The diagnosis and management of suspected biliary pathology in patients following a Billroth II Roux-en-Y gastrectomy is a considerable challenge. Non-invasive investigations, such as CT or MRCP may be helpful to detect intraductal stones and exclude other pathologies. In view of the distorted anatomy, an ERCP should be performed by an experienced endoscopist in a centre with access to surgical and radiological support [2]. Retrograde cannulation of the papilla may be possible in some patients, but in cases of difficulty, the procedure should be abandoned early to reduce the risk of small bowel perforation. A forward-viewing endoscope may be safer than a side-viewing endoscope in this group of patients and has been recommended previously [3]. Percutaneous transhepatic cholangiography followed by sequential dilatation and percutaneous cholangioscopy has been reported to be successful, and may be an option for patients unfit for surgery [4]. Surgical exploration of the common bile duct is necessary where endoscopic and percutaneous techniques are unsuccessful. Reoperation in these patients poses a significant risk of inadvertent gastrointestinal injury due to the presence of adhesions.

Bouveret's syndrome is a rare complication of gallstone disease [1], and is characterized by passage of a large stone through a cholecystoduodenal fistula into the duodenum, which becomes impacted. Patients typically present with features of gastric outlet obstruction. A barium meal and/or endoscopy may confirm the diagnosis, and endoscopic disimpaction may be possible, but surgery is frequently necessary. Cholecystectomy carries no benefit in these cases, and is often very difficult and should be avoided.

This case is an unusual variant of Bouveret's syndrome with some interesting differences. There have been reports of gallstones causing afferent loop obstruction after Billroth II gastrectomy in patients with a cholecystoduodenal fistula [5]. In our patient, a large gallstone became impacted in the duodenum in the absence of a fistula. The most likely explanation in our patient is that multiple small stones passed from the gallbladder into the duodenum via the papilla and became enlarged by a process of accretion as a result of the stricture in D2, ultimately leading to obstruction of the duodenal stump. The aetiology of the duodenal stricture was unclear, but it may have been inflammatory or due to adhesions. Since the patient had previously had a Roux-en-Y reconstruction, the gallstone caused duodenal stump obstruction, resulting in abdominal pain, rather than gastric outlet obstruction as originally described by Bouveret. There was no evidence of a cholecystoduodenal fistula, and therefore cholecystectomy could be safely undertaken in this patient.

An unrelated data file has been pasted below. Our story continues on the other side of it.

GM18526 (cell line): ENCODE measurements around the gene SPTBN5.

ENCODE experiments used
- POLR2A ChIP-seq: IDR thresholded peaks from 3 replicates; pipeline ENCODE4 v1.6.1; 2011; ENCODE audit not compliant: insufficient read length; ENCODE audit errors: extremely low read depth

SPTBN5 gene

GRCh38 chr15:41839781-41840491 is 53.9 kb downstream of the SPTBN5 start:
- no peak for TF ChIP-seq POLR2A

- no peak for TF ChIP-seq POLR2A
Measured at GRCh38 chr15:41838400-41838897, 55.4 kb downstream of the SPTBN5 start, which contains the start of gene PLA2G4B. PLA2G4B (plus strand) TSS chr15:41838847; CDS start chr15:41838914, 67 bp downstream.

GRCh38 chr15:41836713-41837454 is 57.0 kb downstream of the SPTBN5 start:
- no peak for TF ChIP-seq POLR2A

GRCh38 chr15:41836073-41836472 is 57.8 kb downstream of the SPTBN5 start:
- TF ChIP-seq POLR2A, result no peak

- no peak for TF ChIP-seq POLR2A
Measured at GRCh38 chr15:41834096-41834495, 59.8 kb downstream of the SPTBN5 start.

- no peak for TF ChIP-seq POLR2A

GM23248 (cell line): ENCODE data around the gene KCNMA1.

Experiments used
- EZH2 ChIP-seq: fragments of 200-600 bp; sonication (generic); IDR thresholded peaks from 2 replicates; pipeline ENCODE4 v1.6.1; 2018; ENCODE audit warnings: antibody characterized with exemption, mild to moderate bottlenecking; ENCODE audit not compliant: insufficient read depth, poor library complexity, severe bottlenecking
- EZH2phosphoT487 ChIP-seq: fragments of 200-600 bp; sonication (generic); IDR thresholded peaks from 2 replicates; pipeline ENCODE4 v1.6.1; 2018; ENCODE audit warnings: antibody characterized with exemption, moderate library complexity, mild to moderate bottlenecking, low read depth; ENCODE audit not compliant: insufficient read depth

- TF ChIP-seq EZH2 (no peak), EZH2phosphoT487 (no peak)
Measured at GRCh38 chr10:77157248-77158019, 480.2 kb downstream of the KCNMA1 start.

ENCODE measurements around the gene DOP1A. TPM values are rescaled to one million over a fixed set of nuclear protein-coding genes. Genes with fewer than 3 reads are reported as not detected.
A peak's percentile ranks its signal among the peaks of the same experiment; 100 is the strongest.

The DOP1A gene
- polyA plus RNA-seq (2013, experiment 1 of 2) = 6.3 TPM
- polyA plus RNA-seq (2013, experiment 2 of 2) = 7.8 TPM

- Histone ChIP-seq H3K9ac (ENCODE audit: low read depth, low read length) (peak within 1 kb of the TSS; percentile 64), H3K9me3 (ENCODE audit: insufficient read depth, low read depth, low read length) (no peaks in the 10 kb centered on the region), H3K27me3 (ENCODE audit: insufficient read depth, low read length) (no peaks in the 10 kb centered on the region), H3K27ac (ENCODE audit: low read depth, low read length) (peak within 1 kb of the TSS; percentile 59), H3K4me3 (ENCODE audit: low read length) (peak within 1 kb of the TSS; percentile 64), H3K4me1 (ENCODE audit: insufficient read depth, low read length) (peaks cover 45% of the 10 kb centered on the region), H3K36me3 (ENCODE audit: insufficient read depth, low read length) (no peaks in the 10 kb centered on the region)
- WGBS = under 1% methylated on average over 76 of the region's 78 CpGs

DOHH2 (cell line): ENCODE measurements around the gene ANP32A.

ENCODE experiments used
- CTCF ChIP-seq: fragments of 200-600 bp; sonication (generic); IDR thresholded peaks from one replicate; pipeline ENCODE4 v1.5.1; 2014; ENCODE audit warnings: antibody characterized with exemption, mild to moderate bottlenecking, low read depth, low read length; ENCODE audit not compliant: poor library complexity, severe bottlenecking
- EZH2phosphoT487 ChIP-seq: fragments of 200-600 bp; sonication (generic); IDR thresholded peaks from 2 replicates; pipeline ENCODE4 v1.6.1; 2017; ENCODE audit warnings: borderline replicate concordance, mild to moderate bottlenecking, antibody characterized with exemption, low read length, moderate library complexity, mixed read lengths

Investigation of the biliary tree after Roux-en-Y gastrectomy presents a significant challenge. Noninvasive imaging, such as CT or MRCP may provide useful information to guide management. ERCP may be possible but should be performed by an experienced endoscopist in a specialist centre with availability of radiological and surgical expertise. In the presented case, an impacted gallstone in the duodenal stump could not be removed endoscopically and required surgical intervention.


Written informed consent was obtained from the patient for publication of this case report and any accompanying images. A copy of the written consent is available for review by the Editor-in-Chief of this journal.


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Correspondence to Robert P Sutcliffe.

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The authors declare that they have no competing interests.

Authors' contributions

SM and RS collected the data and drafted the manuscript. AR performed a literature review and helped draft the manuscript. SA conceived the study. All authors have read and approved the final manuscript.

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Mittal, S., Sutcliffe, R.P., Rohatgi, A. et al. A possible variant of Bouveret's syndrome presenting as a duodenal stump obstruction by a gallstone after Roux-en-Y gastrectomy: a case report. J Med Case Reports 3, 7301 (2009).